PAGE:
Hear! Hear! The misuse of the apostrophe is one of my pet peeves, so I'm glad someone else is finally mentioning it.
End Apostrophe Abuse
By David Bowman
We feel sorry for the little apostrophe. It is so abused, so often made to do what it shouldn't and so often forgotten when needed. The apostrophe is a proud punctuation mark with specific purposes and does not deserve to be misused. Again and again we see the same two abuses of this punctuation mark, not just in the pieces we edit but all around us in the "real" world. We'll discuss two of those abuses here, and we'll hope to restore some of the respect the apostrophe deserves.
Abuse #1: Plurals
To say it plainly: don't use apostrophes to make plurals. Sentences like Get your hamburger's here are simply wrong. The little apostrophe was not meant to make one hamburger into multiple hamburgers. Here are a few other other samples of the apostrophe being pressed into the wrong service:
These paper's need correcting.
Some writer's make a lot of error's.
Apostrophe's are not complicated.
Why do people do this to the apostrophe? The construction 's is meant to show ownership (or a contraction, as in the second abuse discussed below), not a plural. Perhaps people abuse the apostrophe in this way because they don't know the difference between ownership and plurals. Perhaps they see this abuse occurring so often that they don't even realize it is wrong (much like using data as a singular noun although it is really a plural.)
Villainous sentences like People living in the 1990's bought a lot of CD's certainly don't promote virtuous use of the noble apostrophe.
Abuse #2: Contractions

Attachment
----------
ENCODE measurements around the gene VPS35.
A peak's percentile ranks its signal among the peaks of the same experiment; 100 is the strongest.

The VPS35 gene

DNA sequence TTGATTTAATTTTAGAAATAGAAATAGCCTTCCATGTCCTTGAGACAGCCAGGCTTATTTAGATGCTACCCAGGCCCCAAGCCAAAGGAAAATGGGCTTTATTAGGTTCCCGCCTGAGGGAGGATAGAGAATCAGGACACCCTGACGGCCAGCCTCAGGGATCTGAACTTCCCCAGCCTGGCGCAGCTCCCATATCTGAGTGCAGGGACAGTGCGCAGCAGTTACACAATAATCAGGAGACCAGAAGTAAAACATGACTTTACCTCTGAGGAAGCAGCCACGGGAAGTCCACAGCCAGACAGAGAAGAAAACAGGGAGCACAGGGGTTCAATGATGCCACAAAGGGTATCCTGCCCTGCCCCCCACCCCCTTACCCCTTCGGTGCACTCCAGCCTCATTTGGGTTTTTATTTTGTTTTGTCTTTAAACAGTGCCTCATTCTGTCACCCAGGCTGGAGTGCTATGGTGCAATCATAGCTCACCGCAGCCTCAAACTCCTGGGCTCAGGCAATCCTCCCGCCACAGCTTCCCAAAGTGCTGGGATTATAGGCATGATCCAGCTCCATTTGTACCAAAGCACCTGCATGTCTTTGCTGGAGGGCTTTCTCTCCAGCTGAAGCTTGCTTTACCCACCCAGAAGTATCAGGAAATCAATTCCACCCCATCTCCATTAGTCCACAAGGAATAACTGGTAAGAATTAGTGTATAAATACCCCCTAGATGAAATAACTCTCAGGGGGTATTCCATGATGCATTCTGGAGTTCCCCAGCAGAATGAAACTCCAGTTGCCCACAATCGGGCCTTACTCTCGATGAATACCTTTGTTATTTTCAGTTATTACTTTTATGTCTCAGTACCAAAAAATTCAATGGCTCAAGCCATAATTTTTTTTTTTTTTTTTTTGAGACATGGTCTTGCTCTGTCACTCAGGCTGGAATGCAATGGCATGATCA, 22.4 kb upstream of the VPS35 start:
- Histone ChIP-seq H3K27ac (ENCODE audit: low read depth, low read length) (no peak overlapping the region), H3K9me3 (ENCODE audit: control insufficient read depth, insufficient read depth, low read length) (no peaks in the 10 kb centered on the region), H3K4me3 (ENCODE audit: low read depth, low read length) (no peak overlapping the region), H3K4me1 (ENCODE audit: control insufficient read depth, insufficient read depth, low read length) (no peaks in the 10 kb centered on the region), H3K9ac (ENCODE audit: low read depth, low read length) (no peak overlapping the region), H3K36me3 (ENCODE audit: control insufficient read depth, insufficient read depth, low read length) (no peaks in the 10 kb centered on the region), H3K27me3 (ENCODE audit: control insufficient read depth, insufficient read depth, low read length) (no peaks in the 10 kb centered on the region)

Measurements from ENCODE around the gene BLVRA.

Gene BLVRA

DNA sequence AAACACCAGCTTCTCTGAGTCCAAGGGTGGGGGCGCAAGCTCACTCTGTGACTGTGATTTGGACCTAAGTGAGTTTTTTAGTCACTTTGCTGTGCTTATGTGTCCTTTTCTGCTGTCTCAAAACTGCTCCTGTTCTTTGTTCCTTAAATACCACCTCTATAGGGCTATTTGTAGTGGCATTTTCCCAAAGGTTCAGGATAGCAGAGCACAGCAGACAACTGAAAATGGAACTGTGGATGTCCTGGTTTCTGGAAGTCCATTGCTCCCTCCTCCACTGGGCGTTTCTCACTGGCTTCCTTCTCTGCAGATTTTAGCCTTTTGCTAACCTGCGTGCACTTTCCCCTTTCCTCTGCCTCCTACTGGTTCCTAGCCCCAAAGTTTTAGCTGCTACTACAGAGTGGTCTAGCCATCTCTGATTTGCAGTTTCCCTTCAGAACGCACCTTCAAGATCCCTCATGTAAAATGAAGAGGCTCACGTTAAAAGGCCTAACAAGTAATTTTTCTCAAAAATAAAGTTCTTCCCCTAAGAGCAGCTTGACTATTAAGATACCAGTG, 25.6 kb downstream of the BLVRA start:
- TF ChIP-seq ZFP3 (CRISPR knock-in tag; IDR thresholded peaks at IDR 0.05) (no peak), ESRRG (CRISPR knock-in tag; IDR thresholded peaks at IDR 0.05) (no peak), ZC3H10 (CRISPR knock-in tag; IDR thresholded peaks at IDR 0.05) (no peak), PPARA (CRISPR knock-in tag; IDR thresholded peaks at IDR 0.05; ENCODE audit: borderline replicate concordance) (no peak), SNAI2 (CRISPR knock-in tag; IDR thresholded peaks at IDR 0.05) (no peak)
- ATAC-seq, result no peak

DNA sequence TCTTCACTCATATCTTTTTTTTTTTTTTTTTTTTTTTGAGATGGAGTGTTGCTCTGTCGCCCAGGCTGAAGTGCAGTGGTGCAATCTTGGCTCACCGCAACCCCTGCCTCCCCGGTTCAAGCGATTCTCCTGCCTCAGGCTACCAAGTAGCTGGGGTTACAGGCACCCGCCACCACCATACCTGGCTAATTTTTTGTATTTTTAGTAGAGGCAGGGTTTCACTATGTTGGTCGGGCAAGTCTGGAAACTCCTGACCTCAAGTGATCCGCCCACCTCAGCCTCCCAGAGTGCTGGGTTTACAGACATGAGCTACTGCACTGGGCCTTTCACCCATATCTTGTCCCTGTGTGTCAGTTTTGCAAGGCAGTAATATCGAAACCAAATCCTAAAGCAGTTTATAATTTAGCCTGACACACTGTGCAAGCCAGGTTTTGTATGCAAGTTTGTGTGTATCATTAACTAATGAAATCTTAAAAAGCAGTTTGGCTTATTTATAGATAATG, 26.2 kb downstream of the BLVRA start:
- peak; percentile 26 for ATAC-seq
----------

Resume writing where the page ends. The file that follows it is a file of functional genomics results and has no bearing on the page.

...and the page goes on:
To say it plainly: put the apostrophe in place of missing letters. The little apostrophe is very powerful. It can stand in for all the letters of the alphabet without breaking a sweat. Do you want to leave out part of a word? The apostrophe is on hand to take its place. The apostrophe is mighty in this way and should not be forgotten. Here are a few correct examples of the apostrophe doing what it should:
We don't forget the apostrophe in contractions.
Here's the correct use of an apostrophe.
You're abusing the apostrophe again.
This is also the rule that explains why you don't put an apostrophe in its when using its as a possessive, as in: The apostrophe can take its place. In this sample sentence, its isn't a contraction for it is so you don't use the apostrophe.
The rules for using apostrophes are very simple, so our editors are often surprised that many writers (not writer's) make this mistake. The two cases where apostrophes are most often forgotten, in our experience, are in the words you're and they're. Sometimes the apostrophe is there, but it's in the wrong place.
End Apostrophe Abuse Now
Poor apostrophe. It can do so much for you when you use it correctly. In fact, knowing how to use apostrophes correctly is a sign of being a professional writer. Let's end apostrophe abuse and restore its dignity as a powerful and important member of your punctuation arsenal.
David Bowman is the Owner and Chief Editor of Precise Edit (http://PreciseEdit.com), a comprehensive editing, proofreading, and document analysis service for authors, students, and businesses. Precise Edit also offers a variety of other services, such as translation, transcription, and website development.
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